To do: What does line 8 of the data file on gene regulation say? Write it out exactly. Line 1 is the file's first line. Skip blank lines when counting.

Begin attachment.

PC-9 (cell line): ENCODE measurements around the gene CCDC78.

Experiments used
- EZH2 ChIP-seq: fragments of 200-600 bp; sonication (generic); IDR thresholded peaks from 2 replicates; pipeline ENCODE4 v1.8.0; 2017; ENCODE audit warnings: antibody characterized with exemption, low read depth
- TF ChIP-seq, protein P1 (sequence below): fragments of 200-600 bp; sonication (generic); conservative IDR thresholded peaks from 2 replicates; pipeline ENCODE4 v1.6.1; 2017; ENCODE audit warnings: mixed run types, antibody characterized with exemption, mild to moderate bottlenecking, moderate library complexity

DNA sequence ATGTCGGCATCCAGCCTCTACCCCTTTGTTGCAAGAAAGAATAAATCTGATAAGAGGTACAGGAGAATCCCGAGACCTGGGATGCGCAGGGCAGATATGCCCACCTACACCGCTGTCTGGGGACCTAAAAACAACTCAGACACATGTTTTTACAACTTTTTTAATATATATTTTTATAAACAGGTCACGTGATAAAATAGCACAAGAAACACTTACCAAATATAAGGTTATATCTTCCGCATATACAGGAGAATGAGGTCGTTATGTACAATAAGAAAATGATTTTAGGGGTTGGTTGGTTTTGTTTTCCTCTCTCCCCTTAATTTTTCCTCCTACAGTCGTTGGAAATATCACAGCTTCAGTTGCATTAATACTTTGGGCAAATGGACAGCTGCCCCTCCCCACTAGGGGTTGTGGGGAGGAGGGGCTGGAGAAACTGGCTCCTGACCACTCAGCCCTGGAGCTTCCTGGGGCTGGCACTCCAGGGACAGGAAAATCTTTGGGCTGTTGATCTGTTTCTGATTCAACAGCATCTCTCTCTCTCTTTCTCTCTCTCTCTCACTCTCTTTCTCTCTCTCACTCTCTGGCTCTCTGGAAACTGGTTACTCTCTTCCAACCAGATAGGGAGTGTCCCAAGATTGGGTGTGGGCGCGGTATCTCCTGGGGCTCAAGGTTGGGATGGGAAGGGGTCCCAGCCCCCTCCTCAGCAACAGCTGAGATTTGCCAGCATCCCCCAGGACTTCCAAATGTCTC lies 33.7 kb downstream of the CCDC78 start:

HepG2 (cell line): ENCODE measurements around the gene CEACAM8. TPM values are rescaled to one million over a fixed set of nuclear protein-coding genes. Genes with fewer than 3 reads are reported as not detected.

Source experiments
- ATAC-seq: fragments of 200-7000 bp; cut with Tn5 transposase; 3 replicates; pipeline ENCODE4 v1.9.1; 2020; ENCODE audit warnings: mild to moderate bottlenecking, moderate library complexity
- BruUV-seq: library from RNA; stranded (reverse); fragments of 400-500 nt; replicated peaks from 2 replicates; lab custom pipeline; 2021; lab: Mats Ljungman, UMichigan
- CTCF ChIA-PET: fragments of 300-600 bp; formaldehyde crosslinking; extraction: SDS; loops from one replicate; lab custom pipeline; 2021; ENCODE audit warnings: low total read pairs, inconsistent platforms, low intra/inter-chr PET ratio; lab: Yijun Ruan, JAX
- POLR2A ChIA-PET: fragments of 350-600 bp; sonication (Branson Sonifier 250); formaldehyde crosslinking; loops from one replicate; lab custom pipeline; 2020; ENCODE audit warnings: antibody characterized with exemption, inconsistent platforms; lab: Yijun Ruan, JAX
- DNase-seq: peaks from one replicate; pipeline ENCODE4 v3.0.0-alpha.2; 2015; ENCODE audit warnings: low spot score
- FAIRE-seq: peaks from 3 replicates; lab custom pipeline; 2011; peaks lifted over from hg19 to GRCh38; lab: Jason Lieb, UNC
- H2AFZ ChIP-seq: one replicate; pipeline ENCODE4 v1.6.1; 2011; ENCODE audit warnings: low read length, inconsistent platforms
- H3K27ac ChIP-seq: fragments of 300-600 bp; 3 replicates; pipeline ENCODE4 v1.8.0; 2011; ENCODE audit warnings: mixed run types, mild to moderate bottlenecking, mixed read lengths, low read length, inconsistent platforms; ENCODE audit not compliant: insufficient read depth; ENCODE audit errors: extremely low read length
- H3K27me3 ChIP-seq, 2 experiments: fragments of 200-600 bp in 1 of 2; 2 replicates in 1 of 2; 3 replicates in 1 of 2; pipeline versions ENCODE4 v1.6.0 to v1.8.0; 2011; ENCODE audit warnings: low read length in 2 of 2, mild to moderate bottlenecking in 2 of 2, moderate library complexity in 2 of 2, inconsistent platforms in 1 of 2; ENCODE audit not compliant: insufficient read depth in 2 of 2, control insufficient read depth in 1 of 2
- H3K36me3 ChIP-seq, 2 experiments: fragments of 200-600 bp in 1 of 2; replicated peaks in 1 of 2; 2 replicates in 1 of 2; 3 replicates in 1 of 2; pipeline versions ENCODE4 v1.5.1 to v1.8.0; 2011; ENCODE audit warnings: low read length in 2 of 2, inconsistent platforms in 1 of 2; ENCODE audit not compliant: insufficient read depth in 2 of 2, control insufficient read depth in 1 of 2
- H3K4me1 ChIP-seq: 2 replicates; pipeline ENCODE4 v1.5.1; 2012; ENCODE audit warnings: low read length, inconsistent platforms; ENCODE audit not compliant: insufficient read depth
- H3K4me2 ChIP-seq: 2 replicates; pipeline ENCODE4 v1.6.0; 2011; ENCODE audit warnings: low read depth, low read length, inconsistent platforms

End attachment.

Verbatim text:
- ATAC-seq: fragments of 200-7000 bp; cut with Tn5 transposase; 3 replicates; pipeline ENCODE4 v1.9.1; 2020; ENCODE audit warnings: mild to moderate bottlenecking, moderate library complexity